The details that take to turn something into perfection are often irrelevant to the final goal. Perfectionists of irrelevancy, what they are, and how to avoid or stop turning into one.
This term I created myself, as there is a usual behavior on tech, be you a game developer or in any coding-related field, and this probably spreads to other fields as well.
There is an absolute need to reach perfection in irrelevant things, to follow this or that concept as an unbreakable rule, even if it is bad for that system you're working on, it quickly becomes a waste of time.
Make your choice from below:
- A game with bad graphics, good gameplay, the decent community around it
- No game at all, but 2% of a perfect AAA game
Which one you would like to have or be part of?
There aren't two choices there, there is only one, time is a resource, getting it done takes everything it takes but also time, always time.
Is it relevant or irrelevant?
Suppose you're working on a new website, and you decide you will work on a beautiful header with some menu options, and your work goes as follows:
- First day: You get 80% of the work done, header working, menus working on mobile
- The second day: You get 10% of things done, working on colors, accessibility, and so on
- The third day: You feel like you contributed almost nothing compared to the other days
There is something wrong there, or is there?
Most of the work was already done, the impact was done, and it is ready to work, it does the job, so everything you work on from now is cool but... irrelevant.
"But this functionality will be good for..." Irrelevant!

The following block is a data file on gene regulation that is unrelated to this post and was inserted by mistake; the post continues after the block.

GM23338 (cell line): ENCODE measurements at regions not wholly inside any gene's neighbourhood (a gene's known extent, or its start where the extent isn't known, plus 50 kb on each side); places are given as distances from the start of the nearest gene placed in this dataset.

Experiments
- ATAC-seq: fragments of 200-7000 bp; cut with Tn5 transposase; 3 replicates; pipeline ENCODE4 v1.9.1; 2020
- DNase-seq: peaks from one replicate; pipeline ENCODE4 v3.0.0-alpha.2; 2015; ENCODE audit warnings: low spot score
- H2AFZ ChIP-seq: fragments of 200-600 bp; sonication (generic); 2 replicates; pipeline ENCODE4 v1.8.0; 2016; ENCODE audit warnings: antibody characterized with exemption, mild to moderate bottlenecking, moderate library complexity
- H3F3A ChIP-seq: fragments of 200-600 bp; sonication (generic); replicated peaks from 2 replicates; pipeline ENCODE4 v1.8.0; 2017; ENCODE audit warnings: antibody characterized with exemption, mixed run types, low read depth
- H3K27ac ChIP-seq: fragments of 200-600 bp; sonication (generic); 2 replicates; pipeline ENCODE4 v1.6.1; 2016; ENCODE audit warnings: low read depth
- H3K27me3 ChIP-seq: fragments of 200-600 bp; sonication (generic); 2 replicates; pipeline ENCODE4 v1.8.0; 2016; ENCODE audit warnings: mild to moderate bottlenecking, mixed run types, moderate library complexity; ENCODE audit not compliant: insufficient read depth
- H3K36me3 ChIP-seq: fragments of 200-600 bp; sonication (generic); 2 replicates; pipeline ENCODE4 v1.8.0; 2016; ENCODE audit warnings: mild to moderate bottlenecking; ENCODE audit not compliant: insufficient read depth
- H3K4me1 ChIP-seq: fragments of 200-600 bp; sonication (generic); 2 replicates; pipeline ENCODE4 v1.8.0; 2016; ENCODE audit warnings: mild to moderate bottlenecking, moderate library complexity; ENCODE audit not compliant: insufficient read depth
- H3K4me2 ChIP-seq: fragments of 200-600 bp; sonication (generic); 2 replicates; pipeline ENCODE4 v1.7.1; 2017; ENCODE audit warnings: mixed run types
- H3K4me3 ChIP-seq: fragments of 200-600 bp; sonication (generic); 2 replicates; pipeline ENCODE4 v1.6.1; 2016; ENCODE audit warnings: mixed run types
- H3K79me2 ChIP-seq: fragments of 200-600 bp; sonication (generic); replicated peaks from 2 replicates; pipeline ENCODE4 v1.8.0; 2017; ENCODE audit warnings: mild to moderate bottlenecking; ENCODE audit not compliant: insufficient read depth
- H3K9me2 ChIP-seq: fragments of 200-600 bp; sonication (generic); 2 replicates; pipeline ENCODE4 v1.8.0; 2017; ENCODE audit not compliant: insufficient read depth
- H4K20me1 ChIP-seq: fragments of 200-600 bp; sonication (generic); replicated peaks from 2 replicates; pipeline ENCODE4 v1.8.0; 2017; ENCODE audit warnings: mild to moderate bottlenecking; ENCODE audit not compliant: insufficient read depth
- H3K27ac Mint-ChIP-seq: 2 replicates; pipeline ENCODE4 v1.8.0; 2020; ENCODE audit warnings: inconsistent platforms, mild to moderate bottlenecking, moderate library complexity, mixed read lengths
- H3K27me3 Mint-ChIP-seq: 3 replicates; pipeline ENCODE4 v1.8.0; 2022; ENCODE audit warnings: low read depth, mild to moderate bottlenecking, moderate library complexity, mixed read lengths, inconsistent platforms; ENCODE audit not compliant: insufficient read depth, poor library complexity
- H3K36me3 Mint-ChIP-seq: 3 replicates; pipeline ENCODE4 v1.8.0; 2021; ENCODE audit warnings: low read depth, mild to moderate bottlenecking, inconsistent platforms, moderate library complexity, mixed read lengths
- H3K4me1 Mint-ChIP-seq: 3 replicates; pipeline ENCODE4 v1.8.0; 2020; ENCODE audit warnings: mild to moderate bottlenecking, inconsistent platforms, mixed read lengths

Unless everything else is done, working, and that is your bottleneck, which is 99% of the situations it is not, it's irrelevant.
If you had to sculpt a statue, you make a block placeholder for all parts of the body, and then start working on one finger, will you keep working just on that finger even after it looks great, and leave the rest looking like Minecraft?
Done > perfect
Well, I must endure the presence of a few caterpillars if I wish to become acquainted with the butterflies.
― Antoine de Saint-Exupéry, The Little Prince
Keeping game development as an example, using placeholders can greatly boost a project to see how it works and get a lot of systems working before putting any time-consuming work into it.
But still, skipping this is tempting, to see things flowing as close to the final product as possible is a haunting thought following you.
This can happen in game development, but also in web design, art, and other areas, there is always an okay point that gets the job done, and everything after it is a plus, not a must-have.
Placeholders, of course, do not get the job done, as they must be replaced for the final product, be it some starter asset in a game engine or basic style in web design, but by being able to accept their imperfection, you can move forward, and then just come back after many things are done, to polish everything else and replace them.
Perfection is not always bad
Yes, it can slow progress, but nothing stops you from keeping on improving your game, code, art, or whatever project you make, but managing when it is done and if it is just not draining your time away is important.
Have fun, and forget little details which never seem to get finished!